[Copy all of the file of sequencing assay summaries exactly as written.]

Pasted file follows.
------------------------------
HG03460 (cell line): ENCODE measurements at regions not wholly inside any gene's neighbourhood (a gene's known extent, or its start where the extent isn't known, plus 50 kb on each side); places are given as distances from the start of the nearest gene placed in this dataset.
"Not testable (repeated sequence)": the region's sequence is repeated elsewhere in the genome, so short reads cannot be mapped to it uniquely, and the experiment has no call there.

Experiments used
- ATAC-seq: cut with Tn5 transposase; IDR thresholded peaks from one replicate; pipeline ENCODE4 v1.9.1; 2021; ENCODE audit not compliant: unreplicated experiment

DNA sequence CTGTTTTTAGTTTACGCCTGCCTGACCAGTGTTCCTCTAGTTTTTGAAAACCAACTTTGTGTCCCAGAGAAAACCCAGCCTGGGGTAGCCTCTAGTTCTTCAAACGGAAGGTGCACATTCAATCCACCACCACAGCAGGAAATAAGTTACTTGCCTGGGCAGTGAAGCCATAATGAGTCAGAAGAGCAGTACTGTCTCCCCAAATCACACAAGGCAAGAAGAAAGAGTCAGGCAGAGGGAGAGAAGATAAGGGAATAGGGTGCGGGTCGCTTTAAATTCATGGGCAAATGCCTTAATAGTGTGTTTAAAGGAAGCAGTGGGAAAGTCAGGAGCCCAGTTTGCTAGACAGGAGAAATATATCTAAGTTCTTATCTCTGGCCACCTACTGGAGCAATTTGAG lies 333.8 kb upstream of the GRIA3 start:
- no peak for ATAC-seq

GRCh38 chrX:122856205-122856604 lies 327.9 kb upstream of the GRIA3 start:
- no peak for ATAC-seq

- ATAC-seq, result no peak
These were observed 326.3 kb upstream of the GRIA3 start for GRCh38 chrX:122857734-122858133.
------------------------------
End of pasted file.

HG03460 (cell line): ENCODE measurements at regions not wholly inside any gene's neighbourhood (a gene's known extent, or its start where the extent isn't known, plus 50 kb on each side); places are given as distances from the start of the nearest gene placed in this dataset.
"Not testable (repeated sequence)": the region's sequence is repeated elsewhere in the genome, so short reads cannot be mapped to it uniquely, and the experiment has no call there.

Experiments used
- ATAC-seq: cut with Tn5 transposase; IDR thresholded peaks from one replicate; pipeline ENCODE4 v1.9.1; 2021; ENCODE audit not compliant: unreplicated experiment

DNA sequence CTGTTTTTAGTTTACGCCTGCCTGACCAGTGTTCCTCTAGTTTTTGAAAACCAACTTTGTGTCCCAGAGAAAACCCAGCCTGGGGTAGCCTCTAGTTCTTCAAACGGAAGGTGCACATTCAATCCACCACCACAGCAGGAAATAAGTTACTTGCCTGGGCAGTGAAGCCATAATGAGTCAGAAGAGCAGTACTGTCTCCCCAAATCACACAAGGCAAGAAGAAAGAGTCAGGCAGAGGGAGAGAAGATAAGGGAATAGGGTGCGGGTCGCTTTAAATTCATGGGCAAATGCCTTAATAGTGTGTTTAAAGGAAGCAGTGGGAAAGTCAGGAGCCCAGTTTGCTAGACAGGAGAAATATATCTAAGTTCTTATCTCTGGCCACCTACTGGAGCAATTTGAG lies 333.8 kb upstream of the GRIA3 start:
- no peak for ATAC-seq

GRCh38 chrX:122856205-122856604 lies 327.9 kb upstream of the GRIA3 start:
- no peak for ATAC-seq

- ATAC-seq, result no peak
These were observed 326.3 kb upstream of the GRIA3 start for GRCh38 chrX:122857734-122858133.